Gitomer: Find a time for reflection
Friday, March 01, 2013 7:00 PM
How do you define the word “reflection”?
At the moment, I’m sitting outside on a sunny day overlooking the Pacific Ocean on the Oregon coast. The venue is called Lighthouse Beach because the Cape Arago lighthouse is the prime visual attraction. Or is it?
Actually, the ocean waves are pounding against the beach and the rocks creating majestic waterspray vistas that are indescribable. You gotta be here. You gotta see it.
I spent my first 10 minutes in awe of the sight.
After that, I began to gather thoughts. Thoughts of other beautiful places I’ve been. Thoughts of undone things I gotta do. Goals and dreams. And, of course, just reveling in the moment.
As a writer, this would be termed a “fantasy venue.” As a thinker, there could be no better place to conjure up all sorts of new thoughts.
“So what?” you’re probably saying. “You’re on the beach watching the waves, and I’m here in my office working my ass off, or making cold calls, or out here sweating on a sales appointment, or following up with some guy who won’t return my call, or (worse) being beaten by price.”
Those are your issues, but in the heat of your mess, we do have something in common. It’s time for reflection. Not the one you see in the mirror in the morning. I’m talking about a way bigger reflection than that. It’s a reflection about time, accomplishment, achievement and fulfillment. Life reflection.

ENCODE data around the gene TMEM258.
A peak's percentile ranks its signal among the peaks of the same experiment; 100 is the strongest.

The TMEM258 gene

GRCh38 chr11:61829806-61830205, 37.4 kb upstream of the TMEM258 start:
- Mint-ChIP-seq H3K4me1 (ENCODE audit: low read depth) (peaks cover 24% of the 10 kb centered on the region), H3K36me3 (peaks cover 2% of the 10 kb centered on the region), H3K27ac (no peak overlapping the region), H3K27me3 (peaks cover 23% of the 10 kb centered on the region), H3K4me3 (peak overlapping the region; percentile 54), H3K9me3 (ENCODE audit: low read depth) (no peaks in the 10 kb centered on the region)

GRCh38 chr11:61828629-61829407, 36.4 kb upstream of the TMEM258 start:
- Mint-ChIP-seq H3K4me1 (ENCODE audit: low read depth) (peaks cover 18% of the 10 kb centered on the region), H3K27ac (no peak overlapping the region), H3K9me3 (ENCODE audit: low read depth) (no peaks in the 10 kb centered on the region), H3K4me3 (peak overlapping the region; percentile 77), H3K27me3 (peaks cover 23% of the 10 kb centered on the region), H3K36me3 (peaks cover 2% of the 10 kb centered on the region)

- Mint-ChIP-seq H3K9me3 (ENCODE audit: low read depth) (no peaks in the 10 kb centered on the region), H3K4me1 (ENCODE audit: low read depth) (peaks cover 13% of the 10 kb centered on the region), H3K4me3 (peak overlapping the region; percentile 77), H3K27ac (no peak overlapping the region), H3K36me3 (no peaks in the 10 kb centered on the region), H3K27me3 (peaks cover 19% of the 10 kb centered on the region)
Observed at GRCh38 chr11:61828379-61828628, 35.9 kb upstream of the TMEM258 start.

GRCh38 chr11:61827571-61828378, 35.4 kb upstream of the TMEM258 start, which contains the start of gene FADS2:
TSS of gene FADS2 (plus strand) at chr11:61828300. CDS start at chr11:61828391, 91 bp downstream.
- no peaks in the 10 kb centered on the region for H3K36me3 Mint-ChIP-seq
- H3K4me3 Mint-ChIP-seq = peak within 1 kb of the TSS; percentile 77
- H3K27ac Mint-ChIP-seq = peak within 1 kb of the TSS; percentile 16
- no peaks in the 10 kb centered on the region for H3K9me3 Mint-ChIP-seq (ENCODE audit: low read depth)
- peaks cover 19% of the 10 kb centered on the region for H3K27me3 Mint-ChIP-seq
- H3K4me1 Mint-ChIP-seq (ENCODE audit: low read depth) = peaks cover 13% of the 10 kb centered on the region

When I was cold calling in New York City, often making sales but more often getting my head handed to me, waves crashing on the beach never entered my mind. I was caught in the spiral of the process, failing to reflect on it and see what else could’ve been done, or how much smarter I could have (should have) been.
What do you reflect on right now? And how are those reflections affecting your actions? Your achievements? Your success? Reflections are not just about sales; they’re an important part of life. Your life.
Beyond sales, reflections are about people and moments and books that have affected you. The lessons you have learned along the way. Things completed and things left undone. Your bucket list and the next thing to cross off. And, of course, your present situation and how you got there.
Though it’s a little easier for me to reflect right now, at some point in your life, reflection will begin as well. I don’t know the day, and neither do you. But I promise you it will happen. And when it does, it will mark the beginning of a new era. A big-picture era that no longer focuses on quota. When that transition begins to happen, your sales will double.
You’ll no longer be fretting about the subject line in an email. Instead, you’ll be taking actions to build your personal reputation, your personal brand and your stature in your marketplace.
The transition will help you evolve from salesperson to sales leader. Not manager, leader. You lead your own charge; you lead your own way; you lead your own plan to build your own reputation through the leadership you created with customers.
For some of you right now, this makes no sense. Reason? Simple. You haven’t begun the reflection process. Save this piece. Your day will come. And as I’ve said many times before, when you get what you want, you better be ready.
During this coastal visit, I’m writing about the Unbreakable Law of Selling, a forthcoming book that will help hundreds of thousands of people understand sales better, execute their sales process better, and make more sales to more people. The inspiration I feel right now will directly affect those words.
Today I have clarity – ultimate clarity and understanding of what it took to make my sales (the reflection), and what it will take for you to increase your sales to a point where you can begin to reflect and bask in your own sunlight, at your own ocean, with your own waves pounding against the shore.
Pick a time, pick a place, and go.
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